Another cause of pain could be stimulation program related. Turning off the IPG can differentiate between IPG-related and program-related pain, the latter usually requiring changes in stimulator settings by the programmer [42]. In the most debilitating cases, and often, this complaint would require surgical revision of the pocket or implant [73].

Pain could also be felt at the site where the stimulatory sensation is perceived, and this too, could often be differentiated by turning off the stimulator, and subsequently altering the settings [42]. Undesirable change in stimulation

Perhaps one of the most unfortunate adverse events is an undesirable change in stimulation that leads to loss of a successful SNM effect or subjective dissatisfaction with an objectively successful implant. In one series, researchers reported this to occur in 12% of their surveyed adverse events in SNM implants for OAB. The majority of such incidences can be corrected with simple or sometimes more complex reprogramming of the neuromodulator, and rarely requires revision or explantation [73]. However, decrease in efficacy of stimulation is a major reason for reoperation and explantation should reprogramming in absence of lead migration fail to correct the deficiency [42, 75].

Checking the impedance can be useful to assess for any possible lead breakage or dislodgement which would show high impedance, but if the impedance is less than 50 ohms, this may indicate a short circuit that could be due to a wet connection. Reprogramming electrodes with acceptable impedances could provide a temporary or alternative solution, but lead revision is often necessary [71]. Implant infection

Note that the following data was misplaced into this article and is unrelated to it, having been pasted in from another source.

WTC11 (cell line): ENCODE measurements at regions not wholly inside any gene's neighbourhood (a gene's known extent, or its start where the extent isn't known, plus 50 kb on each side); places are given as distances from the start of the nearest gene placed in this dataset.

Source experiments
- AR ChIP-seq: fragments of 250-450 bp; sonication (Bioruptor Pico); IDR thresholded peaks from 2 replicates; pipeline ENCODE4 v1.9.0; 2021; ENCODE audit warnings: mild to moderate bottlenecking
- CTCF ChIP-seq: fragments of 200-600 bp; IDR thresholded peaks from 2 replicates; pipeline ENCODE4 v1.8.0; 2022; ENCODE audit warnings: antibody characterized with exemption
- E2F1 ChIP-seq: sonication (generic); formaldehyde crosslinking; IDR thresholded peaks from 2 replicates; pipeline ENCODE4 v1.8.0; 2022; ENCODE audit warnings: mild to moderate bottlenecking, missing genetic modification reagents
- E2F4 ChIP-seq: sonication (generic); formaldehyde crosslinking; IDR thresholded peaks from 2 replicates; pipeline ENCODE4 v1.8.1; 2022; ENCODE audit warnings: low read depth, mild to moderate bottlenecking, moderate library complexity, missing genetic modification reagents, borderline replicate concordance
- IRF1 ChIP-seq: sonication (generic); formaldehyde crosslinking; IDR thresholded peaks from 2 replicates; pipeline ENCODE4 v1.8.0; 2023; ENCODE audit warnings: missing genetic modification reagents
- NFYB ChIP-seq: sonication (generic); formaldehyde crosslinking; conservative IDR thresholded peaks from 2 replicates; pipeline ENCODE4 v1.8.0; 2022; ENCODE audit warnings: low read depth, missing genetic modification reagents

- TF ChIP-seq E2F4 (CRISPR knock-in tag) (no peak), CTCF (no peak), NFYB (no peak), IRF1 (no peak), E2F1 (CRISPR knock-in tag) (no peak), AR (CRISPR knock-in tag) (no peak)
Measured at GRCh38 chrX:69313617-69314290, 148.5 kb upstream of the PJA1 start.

In a multicenter retrospective case–control assessment of risk factors for explantation of the SNM device due to infection, researchers reported on an almost 2–3% incidence of infection and identified that hematoma formation and IPG pocket depth of greater than 3 cm were independently associated with development of infection, while implant infection was the leading cause of device explantation at 1 year follow-up in another large trial [68, 73, 76]. The most common pathogen reported on cultures obtained from these explants was the skin flora resident S. aureus. Infection is probable both early in the postoperative period within 30 days of implantation, or later beyond 30 days and sometimes up to 10 months post-implantation [73, 76].

Risk factors associated with SNM implantation infection have been studied, and some have been refuted. The choice of preoperative antibiotic regimen is of importance in both stage I and final IPG implant, and the antibiotic administered should target potential and common skin organisms such as S. aureus [62].